my hope. I have known what it is to have no life but the life of the
cause; to go through year after year still hoping and striving. I have
known all this, and more. I have known the heart-sickness of waiting
for a dawn that never comes. I know how one may strain every nerve, tax
every power, kill one’s body, wear out one’s brain, break one’s heart
against the iron of things as they are, and when all is sacrificed, all
is gone, all is suffered, have achieved _nothing_. It is from this I
would save you. That you should suffer is a worse evil than any your
suffering could remedy. The cause will have martyrs enough without you.’
‘Martyrs, yes; but how can it have too many workers?’ she asked, not
looking at him.
‘To be a worker is to be a martyr,’ he answered, rising and standing
near her; ‘and that is the reason why you are the only convert I have
never rejoiced over.’
‘I don’t know,’ she was beginning when he interrupted her.
‘Don’t say that,’ he said. ‘Don’t say you don’t know why I can’t endure
the thought of your ever knowing anything but peace and happiness. You
know it is because I love you, and my love for you has eaten up all my
other loves. Freedom, the Revolution, my country, my own ambition, are
all nothing to me. But if _you_ care for the cause I can still work in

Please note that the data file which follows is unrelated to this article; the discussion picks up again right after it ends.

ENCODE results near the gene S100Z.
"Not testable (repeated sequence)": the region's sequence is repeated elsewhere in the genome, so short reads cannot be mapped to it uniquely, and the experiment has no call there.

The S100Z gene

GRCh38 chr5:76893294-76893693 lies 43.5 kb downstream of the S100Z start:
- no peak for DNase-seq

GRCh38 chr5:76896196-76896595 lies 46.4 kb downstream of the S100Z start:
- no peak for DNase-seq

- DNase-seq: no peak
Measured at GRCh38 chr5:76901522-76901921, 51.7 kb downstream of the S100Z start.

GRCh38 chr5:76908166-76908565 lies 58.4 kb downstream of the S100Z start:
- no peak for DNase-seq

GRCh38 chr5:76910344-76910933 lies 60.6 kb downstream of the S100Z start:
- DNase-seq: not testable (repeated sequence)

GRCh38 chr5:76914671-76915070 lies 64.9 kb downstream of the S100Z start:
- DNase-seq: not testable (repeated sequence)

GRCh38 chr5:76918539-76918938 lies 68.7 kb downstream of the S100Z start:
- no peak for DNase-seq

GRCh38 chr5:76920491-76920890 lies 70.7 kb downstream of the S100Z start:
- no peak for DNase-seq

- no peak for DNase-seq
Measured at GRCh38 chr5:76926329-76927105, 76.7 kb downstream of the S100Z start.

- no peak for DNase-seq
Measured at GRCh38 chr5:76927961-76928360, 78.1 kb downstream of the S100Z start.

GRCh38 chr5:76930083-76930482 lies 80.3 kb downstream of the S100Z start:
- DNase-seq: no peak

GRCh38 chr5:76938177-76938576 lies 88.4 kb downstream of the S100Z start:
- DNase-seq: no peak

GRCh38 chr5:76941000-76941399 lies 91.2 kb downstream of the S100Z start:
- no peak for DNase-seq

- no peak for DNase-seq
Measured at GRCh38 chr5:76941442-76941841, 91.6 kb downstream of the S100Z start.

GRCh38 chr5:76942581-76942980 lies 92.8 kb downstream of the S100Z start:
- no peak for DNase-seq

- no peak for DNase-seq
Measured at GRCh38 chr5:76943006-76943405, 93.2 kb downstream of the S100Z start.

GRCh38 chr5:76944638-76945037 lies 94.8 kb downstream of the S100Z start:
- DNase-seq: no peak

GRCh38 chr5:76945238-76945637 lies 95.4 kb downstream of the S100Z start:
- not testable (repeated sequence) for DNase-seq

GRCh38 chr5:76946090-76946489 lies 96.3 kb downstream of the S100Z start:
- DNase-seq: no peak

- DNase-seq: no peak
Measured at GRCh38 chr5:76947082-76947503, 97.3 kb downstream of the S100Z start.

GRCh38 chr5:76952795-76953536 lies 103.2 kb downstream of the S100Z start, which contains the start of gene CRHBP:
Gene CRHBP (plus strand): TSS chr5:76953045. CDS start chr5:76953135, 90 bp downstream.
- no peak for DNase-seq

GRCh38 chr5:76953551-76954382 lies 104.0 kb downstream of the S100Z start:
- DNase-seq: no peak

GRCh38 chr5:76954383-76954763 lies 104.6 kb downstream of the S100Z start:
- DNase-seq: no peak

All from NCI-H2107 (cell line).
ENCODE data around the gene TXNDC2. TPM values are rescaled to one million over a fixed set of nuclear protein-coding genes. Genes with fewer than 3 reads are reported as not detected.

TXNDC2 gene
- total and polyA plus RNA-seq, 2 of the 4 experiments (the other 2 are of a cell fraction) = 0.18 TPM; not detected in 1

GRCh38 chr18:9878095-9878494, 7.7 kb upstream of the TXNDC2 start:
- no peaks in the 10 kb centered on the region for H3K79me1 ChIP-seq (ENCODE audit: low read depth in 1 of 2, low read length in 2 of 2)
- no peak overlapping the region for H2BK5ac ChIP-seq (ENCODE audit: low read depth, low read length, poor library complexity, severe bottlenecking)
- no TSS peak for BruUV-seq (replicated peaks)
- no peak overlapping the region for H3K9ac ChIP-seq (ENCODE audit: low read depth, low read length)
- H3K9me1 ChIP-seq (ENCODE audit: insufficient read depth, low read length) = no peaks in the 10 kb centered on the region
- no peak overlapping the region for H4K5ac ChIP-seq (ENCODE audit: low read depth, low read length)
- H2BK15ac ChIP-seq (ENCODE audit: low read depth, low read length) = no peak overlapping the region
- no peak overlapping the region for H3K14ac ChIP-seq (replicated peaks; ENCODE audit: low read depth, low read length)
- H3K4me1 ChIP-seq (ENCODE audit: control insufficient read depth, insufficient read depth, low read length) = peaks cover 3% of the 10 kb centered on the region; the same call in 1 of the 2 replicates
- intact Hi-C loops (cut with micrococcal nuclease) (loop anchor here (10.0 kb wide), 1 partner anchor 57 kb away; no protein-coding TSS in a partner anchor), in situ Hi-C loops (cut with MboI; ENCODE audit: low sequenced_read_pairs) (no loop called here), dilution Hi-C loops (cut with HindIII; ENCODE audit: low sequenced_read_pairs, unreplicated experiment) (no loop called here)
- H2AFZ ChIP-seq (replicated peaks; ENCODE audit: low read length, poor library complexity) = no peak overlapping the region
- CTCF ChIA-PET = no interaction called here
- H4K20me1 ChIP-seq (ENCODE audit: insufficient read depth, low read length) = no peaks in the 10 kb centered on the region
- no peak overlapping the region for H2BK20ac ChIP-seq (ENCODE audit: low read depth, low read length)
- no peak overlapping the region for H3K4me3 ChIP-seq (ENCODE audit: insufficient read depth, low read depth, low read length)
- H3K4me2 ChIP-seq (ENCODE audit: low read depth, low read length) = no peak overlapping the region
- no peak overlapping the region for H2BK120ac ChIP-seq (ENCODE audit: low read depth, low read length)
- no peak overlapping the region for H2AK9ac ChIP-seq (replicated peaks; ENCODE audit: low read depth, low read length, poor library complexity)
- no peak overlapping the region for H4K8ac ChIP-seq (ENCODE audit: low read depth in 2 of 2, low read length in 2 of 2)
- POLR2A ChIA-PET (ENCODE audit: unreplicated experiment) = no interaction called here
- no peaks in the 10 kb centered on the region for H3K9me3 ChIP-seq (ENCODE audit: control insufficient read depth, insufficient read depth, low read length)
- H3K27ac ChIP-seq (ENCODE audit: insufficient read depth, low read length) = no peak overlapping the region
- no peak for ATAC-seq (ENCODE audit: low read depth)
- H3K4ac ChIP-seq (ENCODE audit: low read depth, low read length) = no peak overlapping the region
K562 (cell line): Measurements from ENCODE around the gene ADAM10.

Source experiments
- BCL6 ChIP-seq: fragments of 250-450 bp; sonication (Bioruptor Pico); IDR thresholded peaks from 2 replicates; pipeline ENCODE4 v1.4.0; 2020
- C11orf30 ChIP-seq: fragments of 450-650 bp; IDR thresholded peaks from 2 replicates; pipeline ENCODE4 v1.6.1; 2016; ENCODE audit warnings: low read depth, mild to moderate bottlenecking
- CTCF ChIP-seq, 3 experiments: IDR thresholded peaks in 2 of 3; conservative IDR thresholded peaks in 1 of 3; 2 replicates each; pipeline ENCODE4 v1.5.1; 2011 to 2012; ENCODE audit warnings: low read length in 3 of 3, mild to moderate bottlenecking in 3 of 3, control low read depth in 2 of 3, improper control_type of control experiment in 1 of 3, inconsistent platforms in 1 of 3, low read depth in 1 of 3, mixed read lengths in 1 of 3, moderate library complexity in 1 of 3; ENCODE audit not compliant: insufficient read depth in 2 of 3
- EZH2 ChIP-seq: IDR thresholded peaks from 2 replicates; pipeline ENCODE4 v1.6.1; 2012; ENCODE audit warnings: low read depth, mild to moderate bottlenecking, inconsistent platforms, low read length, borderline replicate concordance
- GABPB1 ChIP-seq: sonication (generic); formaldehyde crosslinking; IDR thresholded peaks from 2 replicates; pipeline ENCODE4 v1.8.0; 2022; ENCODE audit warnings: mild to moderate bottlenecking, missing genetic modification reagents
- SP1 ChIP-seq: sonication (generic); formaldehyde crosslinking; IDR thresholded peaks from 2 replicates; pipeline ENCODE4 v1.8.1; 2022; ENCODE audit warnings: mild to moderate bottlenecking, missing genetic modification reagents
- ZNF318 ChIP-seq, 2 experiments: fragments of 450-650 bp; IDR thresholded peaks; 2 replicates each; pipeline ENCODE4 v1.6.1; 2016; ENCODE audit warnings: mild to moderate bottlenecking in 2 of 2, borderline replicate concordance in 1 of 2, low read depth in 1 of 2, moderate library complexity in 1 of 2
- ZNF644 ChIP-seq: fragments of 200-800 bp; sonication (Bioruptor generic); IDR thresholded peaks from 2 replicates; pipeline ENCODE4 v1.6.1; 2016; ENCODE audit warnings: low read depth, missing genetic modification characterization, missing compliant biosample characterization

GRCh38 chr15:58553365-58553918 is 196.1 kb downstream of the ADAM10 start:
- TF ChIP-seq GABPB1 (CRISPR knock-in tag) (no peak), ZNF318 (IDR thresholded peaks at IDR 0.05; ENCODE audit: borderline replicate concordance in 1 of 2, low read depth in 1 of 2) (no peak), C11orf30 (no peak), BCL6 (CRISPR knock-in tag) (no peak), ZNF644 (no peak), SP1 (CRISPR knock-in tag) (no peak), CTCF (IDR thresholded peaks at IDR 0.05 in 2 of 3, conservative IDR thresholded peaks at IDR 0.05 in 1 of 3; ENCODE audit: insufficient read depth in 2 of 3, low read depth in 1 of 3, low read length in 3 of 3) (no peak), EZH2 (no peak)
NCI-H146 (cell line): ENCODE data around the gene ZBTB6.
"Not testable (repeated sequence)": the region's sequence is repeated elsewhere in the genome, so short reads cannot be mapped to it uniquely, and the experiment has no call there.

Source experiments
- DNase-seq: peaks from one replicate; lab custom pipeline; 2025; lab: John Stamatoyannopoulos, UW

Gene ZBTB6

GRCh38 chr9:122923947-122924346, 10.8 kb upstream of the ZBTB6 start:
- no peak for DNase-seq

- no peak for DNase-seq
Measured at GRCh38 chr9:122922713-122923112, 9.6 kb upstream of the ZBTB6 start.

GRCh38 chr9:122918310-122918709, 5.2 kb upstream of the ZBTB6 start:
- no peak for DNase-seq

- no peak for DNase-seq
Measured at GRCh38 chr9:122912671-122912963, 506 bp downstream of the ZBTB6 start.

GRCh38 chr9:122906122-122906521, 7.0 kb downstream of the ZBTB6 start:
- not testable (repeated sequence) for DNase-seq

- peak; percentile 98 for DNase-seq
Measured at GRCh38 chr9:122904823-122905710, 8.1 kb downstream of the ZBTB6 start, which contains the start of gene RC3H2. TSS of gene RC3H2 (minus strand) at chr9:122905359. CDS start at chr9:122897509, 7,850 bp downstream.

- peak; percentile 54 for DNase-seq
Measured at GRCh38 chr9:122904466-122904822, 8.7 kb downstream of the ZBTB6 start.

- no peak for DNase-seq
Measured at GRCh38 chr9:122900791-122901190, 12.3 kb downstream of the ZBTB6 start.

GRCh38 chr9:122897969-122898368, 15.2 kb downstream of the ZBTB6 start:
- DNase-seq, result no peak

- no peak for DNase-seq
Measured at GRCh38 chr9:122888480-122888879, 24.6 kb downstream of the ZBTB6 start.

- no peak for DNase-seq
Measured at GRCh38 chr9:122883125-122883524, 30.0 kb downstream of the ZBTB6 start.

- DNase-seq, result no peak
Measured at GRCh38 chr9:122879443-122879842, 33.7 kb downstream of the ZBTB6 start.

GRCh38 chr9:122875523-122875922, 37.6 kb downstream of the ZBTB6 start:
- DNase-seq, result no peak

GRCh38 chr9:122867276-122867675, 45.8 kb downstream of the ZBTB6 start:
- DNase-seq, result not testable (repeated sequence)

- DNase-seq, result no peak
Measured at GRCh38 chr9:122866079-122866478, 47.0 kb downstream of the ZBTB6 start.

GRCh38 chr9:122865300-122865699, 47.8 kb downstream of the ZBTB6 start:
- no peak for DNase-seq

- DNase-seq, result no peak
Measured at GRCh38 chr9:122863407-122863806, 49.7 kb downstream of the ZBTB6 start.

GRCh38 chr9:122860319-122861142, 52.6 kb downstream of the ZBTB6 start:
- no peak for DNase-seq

it, and with a thousand times more enthusiasm than it ever inspired me
with before, for _you_. That can be your way of helping it. Use me as
your instrument. Make any use you will of me, if only you are safe and
happy, and _mine_.’
His voice was low with the passion which for the moment thrilling
through him made him quite believe his own words.
Clare had listened silently, her eyes cast down, and her nervous
fingers diligently tearing an envelope into little bits, and when he
had ended she still did not speak, but her breath came and went quickly.
‘You,’ he was beginning again, when she stretched out her hand to
silence him.
‘No, no,’ she said; ‘don’t say any more–I can’t bear it.’
‘Does that mean that you care?’
‘It means that this seems the most terrible thing that could have
happened to me. That it should be through me that you give up the
‘But through you, for you, I will become anything you choose.’
‘And that is the worst of all,’ she said, with very real distress. ‘I
can ask you to do nothing for my sake.’
‘You cannot love me, then?’ he asked, as earnestly as though his
happiness hung on her answer.

‘No,’ she said steadily, ‘I cannot love you. I am very, very sorry–‘
‘Spare me your pity, at least,’ he said. ‘But one thing I must ask. Why
did you let me see you again after New Year’s Day? For I told you the
same thing then, and you knew then that I loved you.’
It was true–but Clare hated him for saying it.
‘I have changed so much since then,’ she said slowly.
Several things both bitter and true rose to his lips. He did not give
them voice, however. He had never in his life said an unkind thing to
a woman. It occurred to him that he was accepting his defeat rather
easily, and he looked at her to measure the chances for and against
the possible success of another appeal. But in her face was a decision
against which he knew there could be no appeal. He felt angry with her
for refusing him–angry and unreasonably surprised; and then, in one